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Election 2002

GOP Takes Over Senate

Republicans Retain Their Majority in the House

November 06, 2002|Janet Hook | Times Staff Writer

WASHINGTON — In a significant victory for President Bush, Republicans early today wrested control of the Senate from the Democrats and retained their majority in the House.

The president had put his prestige on the line to campaign for Republican candidates around the country, trying to translate his own popularity into political gains for the GOP.

Republicans may have expanded their six-seat majority in the House, once returns from all the races are in. That would defy historic trends, because the president's party usually loses House seats in midterm elections.

"President Bush and the Republican Party tonight have made history," said White House Press Secretary Ari Fleischer.

Democrats, having once again fallen short of regaining the House majority status they lost in 1994, looked to the future. "Tomorrow begins the election of 2004," said House Minority Whip Nancy Pelosi (D-San Francisco).

The Senate power shift came when Sen. Jean Carnahan (D-Mo.) conceded defeat to GOP Rep. Jim Talent, making him the 50th Republican senator in the new Congress. Even if Republicans pick up no other seats -- two races in South Dakota and Minnesota remained too close to call early today -- Republicans would control a Senate split 50-50 between the parties because Vice President Dick Cheney has the power to cast tie-breaking votes in the chamber.

The Republican takeover of the Senate, which many analysts had not considered likely heading into election day, restores the power the GOP enjoyed for the first half of 2001 when it passed Bush's sweeping tax cut.

Republicans lost control of the Senate in midyear when Sen. James M. Jeffords of Vermont quit the GOP to become an independent, giving Democrats a one-seat majority.

Since then, the Democratic-controlled Senate has proved a formidable obstacle to Bush's legislative agenda, most recently slowing action on his proposed Department of Homeland Security.

That's a big reason Bush has spent so much time campaigning and raising money for GOP candidates, traveling to 17 cities in 15 states in the last five days of the campaign alone.

Now, with Republicans controlling the Senate floor schedule and chairing its committees, Bush will have far more leverage in pushing his agenda of more tax cuts, higher defense spending and conservative judges as he prepares for his own reelection bid in 2004.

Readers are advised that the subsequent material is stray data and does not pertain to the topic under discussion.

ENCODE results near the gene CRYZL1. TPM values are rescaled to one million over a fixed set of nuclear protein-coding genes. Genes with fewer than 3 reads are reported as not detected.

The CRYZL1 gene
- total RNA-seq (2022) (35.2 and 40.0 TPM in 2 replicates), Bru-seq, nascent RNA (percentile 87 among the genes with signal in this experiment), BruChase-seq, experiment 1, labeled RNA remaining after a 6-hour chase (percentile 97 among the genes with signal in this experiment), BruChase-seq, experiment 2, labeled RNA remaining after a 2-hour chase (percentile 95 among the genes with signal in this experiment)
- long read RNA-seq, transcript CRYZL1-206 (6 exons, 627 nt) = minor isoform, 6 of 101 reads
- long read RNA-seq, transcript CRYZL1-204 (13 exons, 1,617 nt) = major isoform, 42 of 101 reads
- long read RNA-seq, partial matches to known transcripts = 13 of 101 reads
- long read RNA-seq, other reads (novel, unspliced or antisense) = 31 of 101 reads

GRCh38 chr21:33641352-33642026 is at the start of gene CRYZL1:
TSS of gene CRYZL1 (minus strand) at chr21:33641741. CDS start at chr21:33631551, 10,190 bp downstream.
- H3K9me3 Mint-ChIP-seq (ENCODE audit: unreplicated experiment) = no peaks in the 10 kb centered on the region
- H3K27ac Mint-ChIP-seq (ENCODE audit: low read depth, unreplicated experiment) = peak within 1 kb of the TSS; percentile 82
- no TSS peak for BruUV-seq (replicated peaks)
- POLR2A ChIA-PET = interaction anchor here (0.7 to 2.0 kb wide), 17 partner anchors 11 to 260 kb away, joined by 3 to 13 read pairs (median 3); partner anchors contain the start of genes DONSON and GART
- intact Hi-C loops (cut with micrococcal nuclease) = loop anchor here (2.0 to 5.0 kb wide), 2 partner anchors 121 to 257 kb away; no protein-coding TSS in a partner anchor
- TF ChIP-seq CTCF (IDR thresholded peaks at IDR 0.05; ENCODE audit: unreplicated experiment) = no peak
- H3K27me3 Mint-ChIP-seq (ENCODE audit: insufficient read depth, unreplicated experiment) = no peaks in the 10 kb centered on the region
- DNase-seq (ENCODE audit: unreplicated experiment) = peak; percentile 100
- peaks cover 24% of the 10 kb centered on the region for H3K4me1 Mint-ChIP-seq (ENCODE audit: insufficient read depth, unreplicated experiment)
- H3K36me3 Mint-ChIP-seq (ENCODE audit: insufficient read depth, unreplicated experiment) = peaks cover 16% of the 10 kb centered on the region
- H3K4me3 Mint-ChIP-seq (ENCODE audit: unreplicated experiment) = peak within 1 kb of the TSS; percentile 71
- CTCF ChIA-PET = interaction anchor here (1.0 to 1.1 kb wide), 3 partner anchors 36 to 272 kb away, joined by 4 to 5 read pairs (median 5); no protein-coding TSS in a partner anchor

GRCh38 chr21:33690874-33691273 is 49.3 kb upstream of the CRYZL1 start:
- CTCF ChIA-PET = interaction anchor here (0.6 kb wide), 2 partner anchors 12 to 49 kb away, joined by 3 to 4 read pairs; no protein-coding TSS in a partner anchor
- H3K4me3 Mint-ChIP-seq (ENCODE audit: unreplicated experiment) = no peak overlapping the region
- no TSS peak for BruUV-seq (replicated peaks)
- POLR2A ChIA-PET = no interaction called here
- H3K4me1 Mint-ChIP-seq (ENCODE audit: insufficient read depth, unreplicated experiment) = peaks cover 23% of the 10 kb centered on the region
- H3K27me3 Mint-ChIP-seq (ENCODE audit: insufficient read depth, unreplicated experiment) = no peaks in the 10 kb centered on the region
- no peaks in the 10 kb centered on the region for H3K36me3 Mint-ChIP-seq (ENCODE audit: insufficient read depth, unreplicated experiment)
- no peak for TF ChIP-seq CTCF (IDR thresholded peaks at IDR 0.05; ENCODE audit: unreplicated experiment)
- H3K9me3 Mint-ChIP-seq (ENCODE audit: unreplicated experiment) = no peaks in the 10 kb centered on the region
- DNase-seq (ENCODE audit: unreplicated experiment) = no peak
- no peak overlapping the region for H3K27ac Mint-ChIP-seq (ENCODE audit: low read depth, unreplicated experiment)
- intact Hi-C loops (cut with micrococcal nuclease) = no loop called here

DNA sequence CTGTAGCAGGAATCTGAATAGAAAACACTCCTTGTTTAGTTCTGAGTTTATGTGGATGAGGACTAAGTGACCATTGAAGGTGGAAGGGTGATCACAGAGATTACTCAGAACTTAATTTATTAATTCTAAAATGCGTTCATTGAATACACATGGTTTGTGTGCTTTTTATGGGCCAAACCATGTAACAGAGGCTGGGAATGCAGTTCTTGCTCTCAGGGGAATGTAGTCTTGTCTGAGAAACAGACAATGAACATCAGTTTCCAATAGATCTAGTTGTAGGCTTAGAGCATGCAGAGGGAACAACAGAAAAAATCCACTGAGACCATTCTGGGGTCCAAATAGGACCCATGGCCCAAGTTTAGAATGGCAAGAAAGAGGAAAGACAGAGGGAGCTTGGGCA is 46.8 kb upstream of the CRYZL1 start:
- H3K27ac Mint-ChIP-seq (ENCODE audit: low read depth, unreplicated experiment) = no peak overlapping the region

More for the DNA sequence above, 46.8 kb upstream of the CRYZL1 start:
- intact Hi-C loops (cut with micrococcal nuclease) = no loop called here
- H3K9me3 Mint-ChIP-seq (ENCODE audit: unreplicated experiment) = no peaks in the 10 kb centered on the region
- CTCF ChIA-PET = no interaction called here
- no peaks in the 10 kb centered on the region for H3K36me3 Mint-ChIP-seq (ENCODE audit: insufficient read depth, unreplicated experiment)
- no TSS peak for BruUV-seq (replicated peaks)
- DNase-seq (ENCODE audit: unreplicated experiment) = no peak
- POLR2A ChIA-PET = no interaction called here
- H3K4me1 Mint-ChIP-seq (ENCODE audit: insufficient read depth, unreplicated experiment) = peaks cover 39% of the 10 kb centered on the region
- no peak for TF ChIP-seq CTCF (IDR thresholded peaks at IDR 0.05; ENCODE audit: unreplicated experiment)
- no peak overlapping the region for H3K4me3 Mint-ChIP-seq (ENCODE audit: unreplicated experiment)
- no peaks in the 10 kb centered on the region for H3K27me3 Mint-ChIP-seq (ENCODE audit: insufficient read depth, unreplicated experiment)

"This is an enormous asset in terms of his being able to define the agenda in 2003," said GOP pollster Bill McInturff. "This guy still has juice."

The dramatic and unexpected power shift was a fitting coda to an election campaign that has been anything but ordinary. Candidates and the national political parties have been buffeted by a series of traumatic events, such as last year's terrorist attacks, the plunging stock market, a spate of corporate scandals and the threat of war with Iraq. And one of the nation's most closely watched Senate races was roiled less than two weeks before election day by the death of Sen. Paul Wellstone (D-Minn.).

Although Republican control of both the House and Senate are assured, the precise breakdown will not be known until all the ballots are tallied.

Heading into election day, the breakdown in the House was 223 Republicans, 208 Democrats and one independent who usually votes with the Democrats, with three vacant seats. After Wellstone's death, the Senate consisted of 49 Democrats, 49 Republicans and one independent who sides with the Democrats. (Dean Barkley, the independent appointed to temporarily replace Wellstone, was sworn in Tuesday but will serve only a limited time, perhaps only a few weeks.)

Tallying Tuesday's voting for the House, Associated Press reported that Republicans had won 223 seats and were leading in four others.

Two Senate races remained too close to call: the contest in South Dakota between Democratic Sen. Tim Johnson and Republican Rep. John R. Thune; and the battle in Minnesota between former Vice President Walter F. Mondale, who replaced Wellstone as the Democratic candidate, and Republican Norm Coleman. Early today, Coleman was leading but the count was slow.

Carnahan's concession put Republicans over the top, but it was just one of a series of bad breaks for the Democrats through the night. Earlier, in Georgia, GOP Rep. Saxby Chambliss scored an upset victory over Sen. Max Cleland. Republicans also managed to hold onto all five of the open Senate seats previously held by the GOP -- in Texas, North Carolina, New Hampshire, South Carolina and Tennessee.

Republicans won another important victory in Colorado, where Sen. Wayne Allard won a hard-fought reelection fight. About the only good news for Senate Democrats came when GOP Sen. Tim Hutchinson of Arkansas, battered by controversy over the divorce of his wife and his marriage to a former aide, was defeated by Democrat Mark Pryor.

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